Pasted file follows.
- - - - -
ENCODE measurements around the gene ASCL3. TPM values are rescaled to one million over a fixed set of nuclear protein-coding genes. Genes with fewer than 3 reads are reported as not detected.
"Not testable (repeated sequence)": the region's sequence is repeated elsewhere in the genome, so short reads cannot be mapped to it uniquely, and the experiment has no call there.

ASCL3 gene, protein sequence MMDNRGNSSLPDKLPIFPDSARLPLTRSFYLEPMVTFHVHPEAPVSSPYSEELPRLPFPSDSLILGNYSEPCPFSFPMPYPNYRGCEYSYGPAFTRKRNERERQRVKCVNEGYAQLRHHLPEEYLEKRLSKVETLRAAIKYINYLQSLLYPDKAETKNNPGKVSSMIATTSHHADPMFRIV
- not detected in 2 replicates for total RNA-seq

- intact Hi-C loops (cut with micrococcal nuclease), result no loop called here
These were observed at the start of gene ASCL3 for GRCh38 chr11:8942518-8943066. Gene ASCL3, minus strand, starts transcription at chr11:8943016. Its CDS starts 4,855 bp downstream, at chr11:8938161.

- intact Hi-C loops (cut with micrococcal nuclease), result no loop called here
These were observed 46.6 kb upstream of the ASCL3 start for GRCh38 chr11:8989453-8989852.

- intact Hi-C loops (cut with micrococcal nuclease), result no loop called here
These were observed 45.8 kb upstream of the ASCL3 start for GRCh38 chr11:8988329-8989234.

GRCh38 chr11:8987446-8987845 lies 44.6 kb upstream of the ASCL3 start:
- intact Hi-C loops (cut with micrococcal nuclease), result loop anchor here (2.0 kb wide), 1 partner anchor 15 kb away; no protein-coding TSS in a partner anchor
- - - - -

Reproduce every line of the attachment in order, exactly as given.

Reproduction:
ENCODE measurements around the gene ASCL3. TPM values are rescaled to one million over a fixed set of nuclear protein-coding genes. Genes with fewer than 3 reads are reported as not detected.
"Not testable (repeated sequence)": the region's sequence is repeated elsewhere in the genome, so short reads cannot be mapped to it uniquely, and the experiment has no call there.

ASCL3 gene, protein sequence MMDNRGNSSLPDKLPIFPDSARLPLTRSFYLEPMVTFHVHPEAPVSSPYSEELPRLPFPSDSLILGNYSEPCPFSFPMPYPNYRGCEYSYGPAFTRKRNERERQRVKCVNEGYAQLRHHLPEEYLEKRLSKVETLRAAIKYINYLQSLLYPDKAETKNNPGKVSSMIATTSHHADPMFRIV
- not detected in 2 replicates for total RNA-seq

- intact Hi-C loops (cut with micrococcal nuclease), result no loop called here
These were observed at the start of gene ASCL3 for GRCh38 chr11:8942518-8943066. Gene ASCL3, minus strand, starts transcription at chr11:8943016. Its CDS starts 4,855 bp downstream, at chr11:8938161.

- intact Hi-C loops (cut with micrococcal nuclease), result no loop called here
These were observed 46.6 kb upstream of the ASCL3 start for GRCh38 chr11:8989453-8989852.

- intact Hi-C loops (cut with micrococcal nuclease), result no loop called here
These were observed 45.8 kb upstream of the ASCL3 start for GRCh38 chr11:8988329-8989234.

GRCh38 chr11:8987446-8987845 lies 44.6 kb upstream of the ASCL3 start:
- intact Hi-C loops (cut with micrococcal nuclease), result loop anchor here (2.0 kb wide), 1 partner anchor 15 kb away; no protein-coding TSS in a partner anchor